To direct this contrast agent to cancer cells, the team synthesized ‘dot’-like nanostructures with an inner core of PFTTQ surrounded by water-soluble polyethylene glycol chains, terminated by an outer layer of folate molecules—a vitamin that specifically binds to folate receptor proteins commonly expressed by breast cancer tumors. Experiments with MCF-7 model breast cancer cells implanted in mice revealed the merits of this approach: in just one hour after administering the folate–conjugated polymer dots, strong photoacoustic signals emerged from the tumor positions. The folate functionality played a critical role in this bioimaging procedure, quadrupling the photoacoustic signals compared to unmodified PFTTQ dots.
“The folate–PFTTQ nanoparticles have great potential for diagnostic imaging and other biomedical applications,” says Olivo. “We are working to expand the library of biocompatible polymers to use as molecular photoacoustic contrast agents.”
More information: “Molecular photoacoustic imaging of breast cancer using an actively targeted conjugated polymer.” International Journal of Nanomedicine 10, 387–397 (2015). dx.doi.org/10.2147/IJN.S73558
08 May 2015
Summary: Some substances, when they undergo a process called ‘rapid-freezing’ or ‘supercooling,’ remain in liquid form — even at below-freezing temperatures. A new study is the first to break down the rules governing the complex process of crystallization through rapid-cooling.
Its findings may revolutionize the delivery of drugs in the human body, providing a way to ‘freeze’ the drugs at an optimal time and location in the body.
Water, when cooled below 32°F, eventually freezes — it’s science known even to pre-schoolers. But some substances, when they undergo a process called “rapid-freezing” or “supercooling,” remain in liquid form — even at below-freezing temperatures.
The supercooling phenomenon has been studied for its possible applications in a wide spectrum of fields. A new Tel Aviv University study published in Scientific Reports is the first to break down the rules governing the complex process of crystallization through rapid-cooling. According to the research, membranes can be engineered to crystallize at a specific time. In other words, it is indeed possible to control what was once considered a wild and unpredictable process — and it may revolutionize the delivery of drugs in the human body, providing a way to “freeze” the drugs at the exact time and biological location in the body necessary.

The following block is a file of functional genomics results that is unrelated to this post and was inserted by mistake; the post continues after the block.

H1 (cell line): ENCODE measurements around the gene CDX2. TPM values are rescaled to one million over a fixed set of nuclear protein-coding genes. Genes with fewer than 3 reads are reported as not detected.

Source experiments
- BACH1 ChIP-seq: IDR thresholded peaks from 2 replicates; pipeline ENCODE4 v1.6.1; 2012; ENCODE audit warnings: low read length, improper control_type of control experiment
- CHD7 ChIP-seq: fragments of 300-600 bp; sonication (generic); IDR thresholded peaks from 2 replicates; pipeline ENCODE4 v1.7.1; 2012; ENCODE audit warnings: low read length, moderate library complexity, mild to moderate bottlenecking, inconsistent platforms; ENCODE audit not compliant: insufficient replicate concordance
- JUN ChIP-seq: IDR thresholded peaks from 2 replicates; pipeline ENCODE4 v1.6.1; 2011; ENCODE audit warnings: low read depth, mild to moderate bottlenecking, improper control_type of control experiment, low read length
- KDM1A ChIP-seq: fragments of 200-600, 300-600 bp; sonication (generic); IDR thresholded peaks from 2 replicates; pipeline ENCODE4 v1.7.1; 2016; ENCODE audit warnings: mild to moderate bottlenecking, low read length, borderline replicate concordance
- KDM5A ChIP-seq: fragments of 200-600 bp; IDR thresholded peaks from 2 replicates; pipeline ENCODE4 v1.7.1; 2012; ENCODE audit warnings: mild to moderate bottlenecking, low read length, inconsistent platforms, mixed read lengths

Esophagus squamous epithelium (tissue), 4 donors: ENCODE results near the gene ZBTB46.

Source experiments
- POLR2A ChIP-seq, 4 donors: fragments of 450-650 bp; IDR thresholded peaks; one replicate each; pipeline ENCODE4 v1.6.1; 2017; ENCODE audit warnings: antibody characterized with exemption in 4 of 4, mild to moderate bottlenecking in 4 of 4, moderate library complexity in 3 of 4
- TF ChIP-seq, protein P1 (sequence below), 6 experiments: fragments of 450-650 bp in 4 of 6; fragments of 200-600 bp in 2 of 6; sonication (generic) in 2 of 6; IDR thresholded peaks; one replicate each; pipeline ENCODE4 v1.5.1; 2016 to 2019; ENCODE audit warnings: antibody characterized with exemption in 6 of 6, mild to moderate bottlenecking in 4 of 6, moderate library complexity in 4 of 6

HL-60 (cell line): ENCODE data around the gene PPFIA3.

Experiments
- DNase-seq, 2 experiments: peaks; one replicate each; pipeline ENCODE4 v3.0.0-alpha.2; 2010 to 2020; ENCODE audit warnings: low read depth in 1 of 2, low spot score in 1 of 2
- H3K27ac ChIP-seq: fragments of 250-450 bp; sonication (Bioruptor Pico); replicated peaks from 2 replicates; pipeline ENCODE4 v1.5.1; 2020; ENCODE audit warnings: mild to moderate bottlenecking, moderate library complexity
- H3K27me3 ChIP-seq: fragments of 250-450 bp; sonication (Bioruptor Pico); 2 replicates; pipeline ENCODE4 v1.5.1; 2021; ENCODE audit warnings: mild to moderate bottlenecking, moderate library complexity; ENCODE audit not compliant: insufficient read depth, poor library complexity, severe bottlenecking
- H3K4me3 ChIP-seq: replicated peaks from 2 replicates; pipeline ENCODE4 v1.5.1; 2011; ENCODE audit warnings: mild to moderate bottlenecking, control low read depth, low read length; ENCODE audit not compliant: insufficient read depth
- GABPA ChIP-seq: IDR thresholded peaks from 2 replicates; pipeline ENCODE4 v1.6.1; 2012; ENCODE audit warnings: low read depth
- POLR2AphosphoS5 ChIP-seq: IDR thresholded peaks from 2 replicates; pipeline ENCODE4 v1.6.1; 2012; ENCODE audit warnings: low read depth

The study was led jointly by Dr. Roy Beck of the Department of Physics at TAU’s School of Physics and Astronomy and Prof. Dan Peer of the Department of Cell Research and Immunology at TAU’s Faculty of Life Sciences, and conducted by TAU graduate students Guy Jacoby, Keren Cohen, and Kobi Barkai.
Controlling a metastable process
“We describe a supercooled material as ‘metastable,’ meaning it is very sensitive to any external perturbation that may transform it back to its stable low-temperature state,” Dr. Beck said. “We discovered in our study that it is possible to control the process and harness the advantages of the fluid/not-fluid transition to design a precise and effective nanoscale drug encapsulating system.”
For the purpose of the study, the researchers conducted experiments on nanoscale drug vesicles (fluid-filled sacs that deliver drugs to their targets) to determine the precise dynamics of crystallization. The researchers used a state-of-the-art X-ray scattering system sensitive to nanoscale structures.
“One key challenge in designing new nano-vesicles for drug delivery is their stability,” said Dr. Beck. “On the one hand, you need a stable vesicle that will entrap your drug until it reaches the specific diseased cell. But on the other, if the vesicle is too stable, the payload may not be released upon arrival at its target.”
“Supercooled material is a suitable candidate since the transition between liquid and crystal states is very drastic and the liquid membrane explodes to rearrange as crystals. Therefore this new physical insight can be used to release entrapped drugs at the target and not elsewhere in the body’s microenvironment. This is a novel mechanism for timely drug release.”
All in the timing
The researchers found that the membranes were able to remain stable for tens of hours before collectively crystallizing at a predetermined time.
“What was amazing was our ability to reproduce the results over and over again without any complicated techniques,” said Dr. Beck. “We showed that the delayed crystallization was not sensitive to minor imperfection or external perturbation. Moreover, we found multiple alternative ways to ‘tweak the clock’ and start the crystallization process.”
The researchers are investigating an appropriate new nano-capsule capable of releasing medication at a specific time and place in the body. “The challenge now is to find the right drugs to exploit our insights for the medical benefit of patients,” said Dr. Beck.
- Guy Jacoby, Keren Cohen, Kobi Barkan, Yeshayahu Talmon, Dan Peer, Roy Beck. Metastability in lipid based particles exhibits temporally deterministic and controllable behavior. Scientific Reports, 2015; 5: 9481 DOI: 10.1038/srep09481
08 May 2015
But because the blood containing the drug travels all round your body only a small percentage of the initial dose actually reaches the desired location.